Welcome to my travel blog. I say “Hello World” now, but I have been saying that in one way or another for most of my life. Travel around the world has been part of my life since I was a small child. I took my first plane ride before my first birthday, and had my first passport at the age of four. (I know that doesn’t sound unusual to many people now, but in the 1950s, it was.)
I grew up as an army brat, and wear the title proudly to this day. Mom always wanted to travel–it even says so in her college yearbook, and Dad was a career military man who did not hesitate to take his family around the world to far-flung duty stations. When we lived in Europe, we traveled all over the continent, camping out of a little blue Volkswagen much of the time. That is not always an easy trick with three young children, but it didn’t faze Mom and Dad.
When we were not off on a camping trip to some other place, we spent our weekends riding bicycles in the Waldstadt, or taking a Sunday drive to the Black Forest. Mom liked shopping in the local shops for groceries–European bakeries are a class unto themselves, and I remain thoroughly spoiled to this day.
I attended high school–one of the three I went to–in Seoul, Korea, when Dad was assigned there in the 1970s. It was an incredible culture shock to an American teenager to see the grinding poverty of what was pretty much a third world country pulling itself out of the devastation of the Korean War twenty years earlier. We had the opportunity to get out into the city, and I saw how hard people worked to lift themselves and their families out of poverty. It is no wonder to me that Korea is a bona-fide first world country today. I have not been back to Korea since leaving in the mid-1970s–it is on my bucket list to return someday.
It has been one of the great joys of my life to be able to continue traveling with my own family, to take my children to Europe to see the homes we lived in, the sights I remember from my childhood and to share the adventure of the unknown and unfamiliar.
The Hubby and I began our life together by traveling abroad, first to Scotland and then to Israel where he worked for 4 months. After children came, we took them to Germany, to New Zealand, to Ireland, and to Scotland. I will be the first–or maybe the second, after Mom–to say that traveling with young children is not easy, but it is SO worth it. Today, those children are grown up, and are confident young adults unafraid to venture into the world on their own terms. I credit travel for at least some of that confidence.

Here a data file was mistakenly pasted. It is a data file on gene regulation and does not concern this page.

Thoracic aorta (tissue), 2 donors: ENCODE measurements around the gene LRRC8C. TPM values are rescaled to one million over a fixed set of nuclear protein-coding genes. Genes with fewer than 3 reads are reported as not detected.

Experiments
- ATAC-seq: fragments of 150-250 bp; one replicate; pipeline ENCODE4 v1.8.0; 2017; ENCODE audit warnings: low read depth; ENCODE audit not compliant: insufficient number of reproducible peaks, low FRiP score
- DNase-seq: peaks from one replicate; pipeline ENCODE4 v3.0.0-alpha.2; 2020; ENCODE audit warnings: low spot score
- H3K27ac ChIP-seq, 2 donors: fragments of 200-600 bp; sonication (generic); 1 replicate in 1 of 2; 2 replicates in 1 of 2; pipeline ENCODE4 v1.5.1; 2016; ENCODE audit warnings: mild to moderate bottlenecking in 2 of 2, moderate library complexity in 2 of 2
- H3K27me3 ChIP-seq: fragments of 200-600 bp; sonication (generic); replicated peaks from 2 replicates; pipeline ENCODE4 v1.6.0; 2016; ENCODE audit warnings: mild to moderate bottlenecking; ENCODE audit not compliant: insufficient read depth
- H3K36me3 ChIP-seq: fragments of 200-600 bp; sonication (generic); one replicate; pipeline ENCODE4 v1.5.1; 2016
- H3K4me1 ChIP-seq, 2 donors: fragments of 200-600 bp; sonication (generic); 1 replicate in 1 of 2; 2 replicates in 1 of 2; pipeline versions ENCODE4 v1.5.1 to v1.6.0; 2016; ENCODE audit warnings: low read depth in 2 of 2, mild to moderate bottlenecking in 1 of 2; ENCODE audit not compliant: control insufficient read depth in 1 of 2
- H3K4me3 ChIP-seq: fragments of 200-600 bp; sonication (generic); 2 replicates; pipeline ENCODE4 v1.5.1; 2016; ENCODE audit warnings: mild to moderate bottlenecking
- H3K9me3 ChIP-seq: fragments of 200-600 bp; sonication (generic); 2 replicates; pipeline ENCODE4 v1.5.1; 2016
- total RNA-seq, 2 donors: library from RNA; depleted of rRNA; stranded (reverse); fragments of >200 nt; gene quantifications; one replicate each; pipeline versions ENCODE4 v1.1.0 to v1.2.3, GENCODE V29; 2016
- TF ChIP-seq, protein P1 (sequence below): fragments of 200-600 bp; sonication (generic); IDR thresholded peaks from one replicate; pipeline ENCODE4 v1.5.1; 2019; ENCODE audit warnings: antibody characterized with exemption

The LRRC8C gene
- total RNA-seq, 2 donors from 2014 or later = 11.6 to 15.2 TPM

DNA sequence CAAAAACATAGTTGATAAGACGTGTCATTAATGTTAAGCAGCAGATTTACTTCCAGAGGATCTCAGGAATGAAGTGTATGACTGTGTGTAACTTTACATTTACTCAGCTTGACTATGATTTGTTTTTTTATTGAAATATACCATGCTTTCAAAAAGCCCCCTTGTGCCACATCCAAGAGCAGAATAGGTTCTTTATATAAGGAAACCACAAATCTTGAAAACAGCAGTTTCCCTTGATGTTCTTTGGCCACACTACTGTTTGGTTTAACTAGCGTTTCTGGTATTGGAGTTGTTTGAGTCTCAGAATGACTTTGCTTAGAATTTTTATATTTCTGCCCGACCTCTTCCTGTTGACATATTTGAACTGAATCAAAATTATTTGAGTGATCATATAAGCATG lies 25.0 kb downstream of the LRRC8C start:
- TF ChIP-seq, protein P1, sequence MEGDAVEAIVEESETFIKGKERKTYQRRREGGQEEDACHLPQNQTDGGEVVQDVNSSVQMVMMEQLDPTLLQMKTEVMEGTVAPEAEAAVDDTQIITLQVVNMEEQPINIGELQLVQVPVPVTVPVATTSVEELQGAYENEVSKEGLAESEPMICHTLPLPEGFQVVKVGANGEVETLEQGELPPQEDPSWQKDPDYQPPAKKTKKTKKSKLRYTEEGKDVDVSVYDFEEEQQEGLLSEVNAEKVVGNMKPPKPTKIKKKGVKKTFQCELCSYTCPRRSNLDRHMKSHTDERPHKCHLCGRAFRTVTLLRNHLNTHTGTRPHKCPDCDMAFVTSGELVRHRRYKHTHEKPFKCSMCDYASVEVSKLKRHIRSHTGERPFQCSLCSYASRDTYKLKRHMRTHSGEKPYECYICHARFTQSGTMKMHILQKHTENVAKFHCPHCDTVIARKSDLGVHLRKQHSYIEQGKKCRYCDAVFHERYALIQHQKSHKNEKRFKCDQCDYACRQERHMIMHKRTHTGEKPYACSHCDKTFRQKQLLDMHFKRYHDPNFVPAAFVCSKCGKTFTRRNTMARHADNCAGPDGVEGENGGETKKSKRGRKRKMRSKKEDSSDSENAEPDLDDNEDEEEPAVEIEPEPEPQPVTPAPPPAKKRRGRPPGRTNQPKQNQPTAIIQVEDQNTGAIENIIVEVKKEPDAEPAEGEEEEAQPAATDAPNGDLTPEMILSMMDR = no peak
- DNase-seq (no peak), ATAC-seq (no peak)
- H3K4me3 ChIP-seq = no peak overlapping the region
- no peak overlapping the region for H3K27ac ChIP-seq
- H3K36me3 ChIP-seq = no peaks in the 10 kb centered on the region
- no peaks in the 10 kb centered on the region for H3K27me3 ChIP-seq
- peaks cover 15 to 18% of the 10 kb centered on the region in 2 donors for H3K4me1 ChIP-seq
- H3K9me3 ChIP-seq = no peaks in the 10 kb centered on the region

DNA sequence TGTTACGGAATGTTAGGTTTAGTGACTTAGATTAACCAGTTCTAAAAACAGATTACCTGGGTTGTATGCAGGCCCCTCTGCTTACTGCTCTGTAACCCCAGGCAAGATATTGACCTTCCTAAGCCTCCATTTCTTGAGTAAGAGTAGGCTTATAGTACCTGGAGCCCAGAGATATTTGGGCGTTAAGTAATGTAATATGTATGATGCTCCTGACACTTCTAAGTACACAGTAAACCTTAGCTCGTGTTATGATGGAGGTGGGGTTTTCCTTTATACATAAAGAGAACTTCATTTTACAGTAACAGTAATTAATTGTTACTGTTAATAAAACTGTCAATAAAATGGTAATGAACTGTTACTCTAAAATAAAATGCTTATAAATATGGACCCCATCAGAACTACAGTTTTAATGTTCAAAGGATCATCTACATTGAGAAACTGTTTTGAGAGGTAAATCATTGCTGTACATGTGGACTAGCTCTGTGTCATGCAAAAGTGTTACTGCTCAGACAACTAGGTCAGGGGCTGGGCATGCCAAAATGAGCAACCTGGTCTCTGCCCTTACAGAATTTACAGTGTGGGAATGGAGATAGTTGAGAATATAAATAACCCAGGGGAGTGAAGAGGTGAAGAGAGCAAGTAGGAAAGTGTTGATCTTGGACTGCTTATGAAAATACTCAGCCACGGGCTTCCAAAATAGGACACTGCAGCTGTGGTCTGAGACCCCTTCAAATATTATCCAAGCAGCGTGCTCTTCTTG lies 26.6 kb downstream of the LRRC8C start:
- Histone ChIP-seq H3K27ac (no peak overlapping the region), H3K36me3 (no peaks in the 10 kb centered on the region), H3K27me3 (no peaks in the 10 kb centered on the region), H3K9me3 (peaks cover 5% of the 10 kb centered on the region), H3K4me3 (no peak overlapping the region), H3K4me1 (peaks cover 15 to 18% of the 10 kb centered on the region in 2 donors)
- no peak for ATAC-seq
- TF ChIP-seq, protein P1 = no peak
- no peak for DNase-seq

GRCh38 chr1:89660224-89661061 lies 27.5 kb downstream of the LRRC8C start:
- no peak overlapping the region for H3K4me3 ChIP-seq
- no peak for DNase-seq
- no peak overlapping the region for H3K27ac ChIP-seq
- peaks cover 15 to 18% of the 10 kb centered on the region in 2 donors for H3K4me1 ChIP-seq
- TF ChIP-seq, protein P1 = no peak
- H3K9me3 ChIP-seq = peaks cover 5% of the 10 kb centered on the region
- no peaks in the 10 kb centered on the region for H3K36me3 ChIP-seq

So what does all this have to do with being “Footloose and Fancy Free”? It is a state of mind–a state of mind that allows one to pick up and go with confidence, to travel to unknown places without trepidation, to believe that the adventure is in going and doing, whatever happens along the way. If I can take three young children around the world, I can do anything!
Now that those confident young adults are out in the world, Hubby and I are back to traveling on our own. Most recent trip–New Zealand, again.
If you are not a footloose and fancy free traveler now, I hope you will be inspired and encouraged to reach outside your own comfort zone, and explore the great wide world around us. I’ll be posting articles on travel basics–my cardinal rules, plus some, on traveling with small children, on traveling with someone who is mobility limited (Mom still loves to travel–she just isn’t as able as she was when she chased her own small children around)–as well as articles on places and things that appeal to me, and why they are important to me in my travels.
In addition, I’ll be writing about our future travel plans–sort of the anatomy of planning a trip.
So come along with me as we head into our next adventure!!